It’s been twenty-nine years since I first saw myself as a writer and attempted to pursue writing in any form. It was the summer of ’81, the summer before Humanities and seventh grade, the year before the summer of my abuse. For me at least, this was a calm summer, like I was sitting out by a lake with only a slight breeze blowing around me. I was enjoying the peace and quiet of being near still water, of an occasional rustle of trees, of a plop or two of something dropped into the lake. This was a time for me to imagine our lives as better, better than they actually were. I was on an end-of-elementary school and Humanities-acceptance high. I couldn’t have been any higher than if I had snorted coke at one of those drug-fueled parties my mother used to drag us to hang out with her Mount Vernon Hospital buddies when I was five or six (Luckily, my mother didn’t do drugs.)
I spent most of that summer writing my first book. It was a book about the top-secret military hardware the Department of Defense didn’t want the rest of America to know about. I remained consumed with reading about war and military technology in my spare time — I wouldn’t have learned the word “fortnight” otherwise! Everything from the B-1 bomber to the M-1 Abrams tank to the Trident submarine and MX missile was to be in this scoop on the latest in military high-tech. I even wrote a letter to the Pentagon for declassified pictures of these weapons, which I received in mid-July. By the time of my brother Yiscoc’s birth (one form of Hebrew for “Isaac” and pronounced “yizz-co”) later in the month, I’d written nearly fifty pages on these weapons and why they were so cool for the US military to have. Especially in light of the Soviet military threat. Unfortunately, they didn’t declassify the fact that America’s latest tank used depleted uranium in parts of its hull or in its cannon shells. That would’ve been a real scoop at the time.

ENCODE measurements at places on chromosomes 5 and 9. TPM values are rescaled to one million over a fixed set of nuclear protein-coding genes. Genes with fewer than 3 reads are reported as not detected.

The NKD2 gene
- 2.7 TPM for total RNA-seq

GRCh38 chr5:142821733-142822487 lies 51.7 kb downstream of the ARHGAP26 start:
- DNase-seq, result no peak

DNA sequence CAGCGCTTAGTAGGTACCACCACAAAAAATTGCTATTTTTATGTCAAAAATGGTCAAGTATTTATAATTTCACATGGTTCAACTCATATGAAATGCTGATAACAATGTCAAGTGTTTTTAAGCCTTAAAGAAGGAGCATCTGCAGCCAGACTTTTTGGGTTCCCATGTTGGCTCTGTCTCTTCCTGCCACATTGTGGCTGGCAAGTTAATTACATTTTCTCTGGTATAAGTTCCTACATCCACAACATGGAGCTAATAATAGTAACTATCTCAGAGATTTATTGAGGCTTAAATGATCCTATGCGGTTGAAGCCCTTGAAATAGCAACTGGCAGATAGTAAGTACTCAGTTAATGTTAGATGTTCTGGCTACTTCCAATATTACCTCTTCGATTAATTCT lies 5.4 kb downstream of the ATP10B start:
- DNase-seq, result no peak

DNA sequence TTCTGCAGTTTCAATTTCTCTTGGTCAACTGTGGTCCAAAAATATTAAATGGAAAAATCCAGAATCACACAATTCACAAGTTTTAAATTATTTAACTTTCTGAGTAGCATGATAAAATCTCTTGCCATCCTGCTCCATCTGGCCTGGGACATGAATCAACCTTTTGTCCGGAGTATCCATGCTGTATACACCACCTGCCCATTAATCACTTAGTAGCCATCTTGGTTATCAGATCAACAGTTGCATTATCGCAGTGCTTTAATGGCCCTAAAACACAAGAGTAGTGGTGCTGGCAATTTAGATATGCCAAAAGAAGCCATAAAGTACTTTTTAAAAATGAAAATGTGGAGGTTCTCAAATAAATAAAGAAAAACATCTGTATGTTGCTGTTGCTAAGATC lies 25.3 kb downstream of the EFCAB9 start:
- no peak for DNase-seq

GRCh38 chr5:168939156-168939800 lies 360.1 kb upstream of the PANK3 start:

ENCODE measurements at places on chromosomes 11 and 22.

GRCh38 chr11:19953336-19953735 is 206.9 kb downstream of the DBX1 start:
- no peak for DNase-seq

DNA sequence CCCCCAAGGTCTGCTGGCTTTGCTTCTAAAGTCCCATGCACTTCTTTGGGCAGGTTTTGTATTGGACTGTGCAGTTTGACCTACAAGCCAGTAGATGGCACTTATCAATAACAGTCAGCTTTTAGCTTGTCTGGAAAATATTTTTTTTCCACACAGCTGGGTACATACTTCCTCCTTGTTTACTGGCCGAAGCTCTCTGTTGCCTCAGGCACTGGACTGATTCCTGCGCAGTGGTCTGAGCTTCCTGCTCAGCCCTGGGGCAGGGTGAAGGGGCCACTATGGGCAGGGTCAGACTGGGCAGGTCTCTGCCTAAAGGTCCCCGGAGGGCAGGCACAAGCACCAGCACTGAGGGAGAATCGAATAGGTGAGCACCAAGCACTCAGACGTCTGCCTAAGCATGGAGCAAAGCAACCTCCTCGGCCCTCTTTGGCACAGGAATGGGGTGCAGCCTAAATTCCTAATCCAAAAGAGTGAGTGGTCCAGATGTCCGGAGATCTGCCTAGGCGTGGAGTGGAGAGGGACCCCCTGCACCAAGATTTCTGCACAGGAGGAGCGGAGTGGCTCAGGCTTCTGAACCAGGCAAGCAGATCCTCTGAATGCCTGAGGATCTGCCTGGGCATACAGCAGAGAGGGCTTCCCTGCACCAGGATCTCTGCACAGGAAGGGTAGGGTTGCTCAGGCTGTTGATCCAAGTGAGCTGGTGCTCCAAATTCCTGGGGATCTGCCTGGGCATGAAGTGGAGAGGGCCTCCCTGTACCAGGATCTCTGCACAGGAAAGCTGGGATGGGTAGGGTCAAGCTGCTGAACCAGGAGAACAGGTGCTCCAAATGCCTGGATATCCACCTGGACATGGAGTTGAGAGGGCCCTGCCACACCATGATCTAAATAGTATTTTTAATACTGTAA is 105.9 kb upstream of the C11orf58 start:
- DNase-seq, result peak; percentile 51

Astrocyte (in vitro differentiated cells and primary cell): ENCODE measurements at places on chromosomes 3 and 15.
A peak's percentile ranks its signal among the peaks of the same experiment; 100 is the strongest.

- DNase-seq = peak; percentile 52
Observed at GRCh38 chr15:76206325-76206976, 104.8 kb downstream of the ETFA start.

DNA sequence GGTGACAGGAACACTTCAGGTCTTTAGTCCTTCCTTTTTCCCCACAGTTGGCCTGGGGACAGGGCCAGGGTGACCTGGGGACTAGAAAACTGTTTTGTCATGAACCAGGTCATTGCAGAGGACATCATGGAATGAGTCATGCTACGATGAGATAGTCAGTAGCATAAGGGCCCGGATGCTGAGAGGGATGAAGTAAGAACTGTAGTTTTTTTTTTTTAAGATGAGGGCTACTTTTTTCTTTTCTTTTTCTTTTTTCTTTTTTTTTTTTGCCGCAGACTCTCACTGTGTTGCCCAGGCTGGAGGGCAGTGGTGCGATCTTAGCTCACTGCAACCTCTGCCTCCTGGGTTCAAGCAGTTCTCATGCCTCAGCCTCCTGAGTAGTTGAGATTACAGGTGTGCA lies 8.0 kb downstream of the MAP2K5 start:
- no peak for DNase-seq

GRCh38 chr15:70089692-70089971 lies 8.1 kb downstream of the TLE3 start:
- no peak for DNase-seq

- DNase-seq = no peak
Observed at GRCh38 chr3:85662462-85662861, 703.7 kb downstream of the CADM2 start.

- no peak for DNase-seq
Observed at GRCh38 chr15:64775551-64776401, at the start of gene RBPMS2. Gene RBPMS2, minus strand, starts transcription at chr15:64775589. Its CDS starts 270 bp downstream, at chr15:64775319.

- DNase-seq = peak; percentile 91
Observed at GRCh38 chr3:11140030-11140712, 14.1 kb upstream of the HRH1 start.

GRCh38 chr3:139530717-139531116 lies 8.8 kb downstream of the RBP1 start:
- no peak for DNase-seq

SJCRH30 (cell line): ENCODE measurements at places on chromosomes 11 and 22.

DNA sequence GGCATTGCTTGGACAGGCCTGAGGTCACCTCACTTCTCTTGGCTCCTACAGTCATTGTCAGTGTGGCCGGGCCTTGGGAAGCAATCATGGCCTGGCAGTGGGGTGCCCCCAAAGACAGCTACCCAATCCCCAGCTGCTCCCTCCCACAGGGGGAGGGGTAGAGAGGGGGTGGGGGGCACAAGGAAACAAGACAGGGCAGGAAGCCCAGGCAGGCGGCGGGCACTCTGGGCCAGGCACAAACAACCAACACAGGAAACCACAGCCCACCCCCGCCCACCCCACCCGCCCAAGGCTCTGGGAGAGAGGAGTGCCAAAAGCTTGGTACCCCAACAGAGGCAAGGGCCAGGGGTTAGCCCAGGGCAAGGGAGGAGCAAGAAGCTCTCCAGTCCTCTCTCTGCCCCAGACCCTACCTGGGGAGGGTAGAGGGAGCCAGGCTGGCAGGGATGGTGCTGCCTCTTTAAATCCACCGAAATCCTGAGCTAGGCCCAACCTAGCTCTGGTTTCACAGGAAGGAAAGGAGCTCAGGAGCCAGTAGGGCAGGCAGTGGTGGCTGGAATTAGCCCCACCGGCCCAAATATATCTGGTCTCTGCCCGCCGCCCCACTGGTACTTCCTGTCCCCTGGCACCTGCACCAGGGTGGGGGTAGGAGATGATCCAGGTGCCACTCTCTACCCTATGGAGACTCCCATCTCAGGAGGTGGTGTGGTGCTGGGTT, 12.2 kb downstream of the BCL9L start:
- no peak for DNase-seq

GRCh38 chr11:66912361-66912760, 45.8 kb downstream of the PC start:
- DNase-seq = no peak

I also began to keep my own journal as I began to lose interest in America’s military hardware at the end of that summer. Little did I know what was to come at 616 and in seventh grade in Humanities. My journal was an off and on again project of dreadful tales of hunger, humiliation and heartache. By the time of Crush #1 and witnessing my stepfather’s attack of my mother on Memorial Day ’82, I could barely write at all. The last thing I wrote for my journal (which was a spiral notebook) was about my own abuse throughout July ’82. By the time that ended, I didn’t feel like writing anymore.
But that wasn’t the end of the story. My imagination, my constant talking to myself, my eventual fascination with having an eclectic variety of music and rooting for underdog teams and athletes were all part of a writing process that actually didn’t require me to write. All of these coping mechanisms and more gave me more to write about once I went off to college, and especially after my ex-stepfather broke up with my mother after my sophomore. It wasn’t an accident that within a few months of dumb ass moving out in June ’89, I had started my first journal in seven years. I guess that I always had the writing bug, even when I didn’t possess the paper necessary to write.